Posted by: Daniel Boterhoven on Thu Jun 24
The limited time available to allocate to project management, operations, development, sales and marketing means the typical founder is stretched thin. Allocating time intelligently becomes a crucial part of your startup’s success.
Intelligent time allocation means that wasted attempts to market your product must be kept to an absolute minimum. Marketing (alongside development) should take up the majority of your collective time in the early stages of startup growth, if not at all times. So, what can you do to get the most bang for your buck out of your marketing efforts in the early days? Read on to learn.
Social media has grown into the go-to medium for online marketing. Maintaining a social media presence is paramount to the success of any brand. So, what can you do to connect with your audience?
First off, you will need to allocate some of your marketing budget to grow awareness of your product or service. Ads which entice users to follow your page or even better, subscribe to your newsletter, are necessary to help you find early adopters.
Growing a relationship with these followers then comes down to sharing quality content with them and providing them with some sort of ongoing value. Insightful articles, publications, reports, video tutorials are some examples of ways to keep your followers aware of your existence. At the same time, this material helps establish your profile as an authority in your field.
The small things matter. It’s important to respond to individual users’ questions, feedback and complaints – no matter how minor. Your reputation is all you have in the early stages and so being respectful, transparent, helpful and honest is the best way to win over your followers and bring them on as customers.
Hosting free workshops to grow awareness round your product is one of the simplest forms of marketing in early stage startups. Workshops are a great for a number of reasons…
You get to meet your customers in person. Meeting your customers face-to-face allows you to pick their brain on what has drawn them to your product in the first place. Knowing this is critical to bringing on more customers. What problem of theirs are you truly solving?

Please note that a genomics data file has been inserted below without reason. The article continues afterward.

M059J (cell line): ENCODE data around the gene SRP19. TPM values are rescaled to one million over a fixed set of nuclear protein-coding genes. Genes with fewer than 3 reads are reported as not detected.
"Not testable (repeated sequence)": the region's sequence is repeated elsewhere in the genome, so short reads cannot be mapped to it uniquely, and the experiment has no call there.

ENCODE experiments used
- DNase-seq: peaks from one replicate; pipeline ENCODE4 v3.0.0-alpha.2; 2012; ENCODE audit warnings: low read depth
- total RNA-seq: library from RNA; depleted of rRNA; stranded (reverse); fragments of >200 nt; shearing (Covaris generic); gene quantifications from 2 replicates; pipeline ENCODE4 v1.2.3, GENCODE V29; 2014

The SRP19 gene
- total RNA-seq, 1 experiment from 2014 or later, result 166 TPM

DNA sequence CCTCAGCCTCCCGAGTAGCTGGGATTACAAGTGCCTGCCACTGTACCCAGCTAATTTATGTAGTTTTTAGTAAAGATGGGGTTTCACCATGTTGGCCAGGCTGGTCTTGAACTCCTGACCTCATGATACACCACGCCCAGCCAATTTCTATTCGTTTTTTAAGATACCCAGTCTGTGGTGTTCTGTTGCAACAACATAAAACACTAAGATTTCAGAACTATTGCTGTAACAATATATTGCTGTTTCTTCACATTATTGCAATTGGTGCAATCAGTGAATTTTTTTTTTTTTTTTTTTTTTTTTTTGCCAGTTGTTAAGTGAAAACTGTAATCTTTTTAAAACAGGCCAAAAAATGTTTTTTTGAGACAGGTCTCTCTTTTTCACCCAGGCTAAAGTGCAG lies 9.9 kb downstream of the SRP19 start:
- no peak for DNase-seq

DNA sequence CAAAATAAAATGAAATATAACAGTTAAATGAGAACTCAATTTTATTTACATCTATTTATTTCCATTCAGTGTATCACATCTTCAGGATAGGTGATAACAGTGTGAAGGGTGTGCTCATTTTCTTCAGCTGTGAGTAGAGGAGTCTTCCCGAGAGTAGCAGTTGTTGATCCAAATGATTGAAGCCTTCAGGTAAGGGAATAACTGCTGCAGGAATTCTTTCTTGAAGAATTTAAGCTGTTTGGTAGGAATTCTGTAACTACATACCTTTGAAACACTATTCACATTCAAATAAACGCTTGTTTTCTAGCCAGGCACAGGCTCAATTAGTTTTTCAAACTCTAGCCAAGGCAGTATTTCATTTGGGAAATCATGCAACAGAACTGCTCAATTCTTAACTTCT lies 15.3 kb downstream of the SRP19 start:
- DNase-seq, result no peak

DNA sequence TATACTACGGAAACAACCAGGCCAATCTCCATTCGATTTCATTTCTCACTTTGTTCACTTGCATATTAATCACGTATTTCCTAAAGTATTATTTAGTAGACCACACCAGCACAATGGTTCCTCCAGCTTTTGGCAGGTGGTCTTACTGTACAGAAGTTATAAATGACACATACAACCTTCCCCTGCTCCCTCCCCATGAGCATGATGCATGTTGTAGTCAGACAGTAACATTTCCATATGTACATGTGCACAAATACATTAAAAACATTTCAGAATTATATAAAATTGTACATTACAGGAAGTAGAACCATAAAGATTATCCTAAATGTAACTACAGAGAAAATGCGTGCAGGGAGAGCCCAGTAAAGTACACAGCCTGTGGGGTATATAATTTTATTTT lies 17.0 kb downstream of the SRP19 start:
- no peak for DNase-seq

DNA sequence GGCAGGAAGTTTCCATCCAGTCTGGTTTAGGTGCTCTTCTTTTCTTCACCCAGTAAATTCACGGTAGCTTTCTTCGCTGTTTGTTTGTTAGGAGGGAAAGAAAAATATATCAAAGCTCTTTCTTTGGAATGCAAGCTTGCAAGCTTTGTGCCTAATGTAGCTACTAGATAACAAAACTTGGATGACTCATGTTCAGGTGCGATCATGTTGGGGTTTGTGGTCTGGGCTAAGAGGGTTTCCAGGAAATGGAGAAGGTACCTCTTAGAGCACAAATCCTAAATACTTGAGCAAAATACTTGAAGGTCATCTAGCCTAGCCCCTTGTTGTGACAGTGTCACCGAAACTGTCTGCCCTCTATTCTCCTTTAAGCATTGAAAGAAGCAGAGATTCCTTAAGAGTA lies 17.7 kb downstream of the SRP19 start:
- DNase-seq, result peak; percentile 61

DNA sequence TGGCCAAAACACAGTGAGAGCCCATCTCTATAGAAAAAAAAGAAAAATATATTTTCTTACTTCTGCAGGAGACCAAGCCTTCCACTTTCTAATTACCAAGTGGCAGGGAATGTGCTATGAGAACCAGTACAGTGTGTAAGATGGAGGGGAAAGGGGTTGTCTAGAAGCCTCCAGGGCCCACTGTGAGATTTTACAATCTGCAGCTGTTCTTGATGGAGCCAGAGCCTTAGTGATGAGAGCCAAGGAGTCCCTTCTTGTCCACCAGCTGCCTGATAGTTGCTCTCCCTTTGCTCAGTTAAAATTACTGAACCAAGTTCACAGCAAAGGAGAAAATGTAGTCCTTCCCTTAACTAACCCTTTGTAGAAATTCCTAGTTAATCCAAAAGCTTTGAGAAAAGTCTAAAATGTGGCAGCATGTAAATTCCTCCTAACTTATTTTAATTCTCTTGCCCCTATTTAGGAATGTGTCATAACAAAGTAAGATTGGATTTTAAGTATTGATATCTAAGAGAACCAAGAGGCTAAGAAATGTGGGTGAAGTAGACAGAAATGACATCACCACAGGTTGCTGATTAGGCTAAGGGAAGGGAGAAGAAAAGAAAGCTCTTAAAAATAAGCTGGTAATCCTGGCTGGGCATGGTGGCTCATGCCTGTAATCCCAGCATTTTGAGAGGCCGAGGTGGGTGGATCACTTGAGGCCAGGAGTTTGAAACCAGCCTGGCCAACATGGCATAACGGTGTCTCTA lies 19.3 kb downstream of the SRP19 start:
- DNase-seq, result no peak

In addition to meeting your customers, you get to bring them into your marketing system. Having signed up for your workshop, you now have the customers email and can potentially start including them in your email campaigns. Also, you have the ability to reach out to your new customers friends by offering two for one deals and group discounts.
Lastly, your status as an industry leader will be improved with each workshop you host. Customers are always looking for the safest and most trustworthy service provider to hand their money to – and rightly so. By hosting a workshop, you have to opportunity to show your customers that you know your stuff, and will look after them.
Your website is often your first point of contact with potential customers. Even if they find you via social media or they sit in on one of your workshops, it’s highly likely they will research your brand further by checking out your website. It’s even likely that to become a customer, they have to do so by visiting your website and using a signup funnel. So, websites are important.
Maintaining and improving the content on your website is an important marketing task. Content should stay relevant and the quality should remain at a consistently high standard. Your blog will also provide you with ammunition for your awareness campaigns, so it’s clearly a good idea to stay on top of it.
Aside from the content, the aesthetic appearance should not be let down. Customers will judge your brand by the look and feel of your website. So, make sure the design stays sharp, sophisticated and enticing.
Lastly, you will want to make sure your website is personable, and instills a sense of trustworthiness in your customers. You can do this by adding customer reviews, testimonials, case studies and accreditation. Also, a chat widget, photos of the team, and social media posts will help bring your website “alive”.
One of the greatest ways to help your product thrive is to build a virality factor into the product itself. Systems which work the best are those where one customer is incentivised to invite another user into the product ecosystem.
A great example of this is PayPal. In the early days, if you wanted to send money to someone else using the PayPal service, you needed to first invite the recipient to setup their own PayPal account. This virality factor gives product growth a significant boost, and ultimately it is a form of free marketing.
Social media is still gaining ground in the modern marketing space, and it can help you grow your customer base exponentially. Free workshops are still an easy and effective way to connect with your customers – new and old. Your website the face of your business, so keep it looking great. And lastly, effectively adding a virality factor to your product is a powerful tool for rapid customer growth.
These tried and tested techniques will help give your startup a kick-start in the increasingly competitive startup space. As always, experiment often, and see which techniques will work best for your business.
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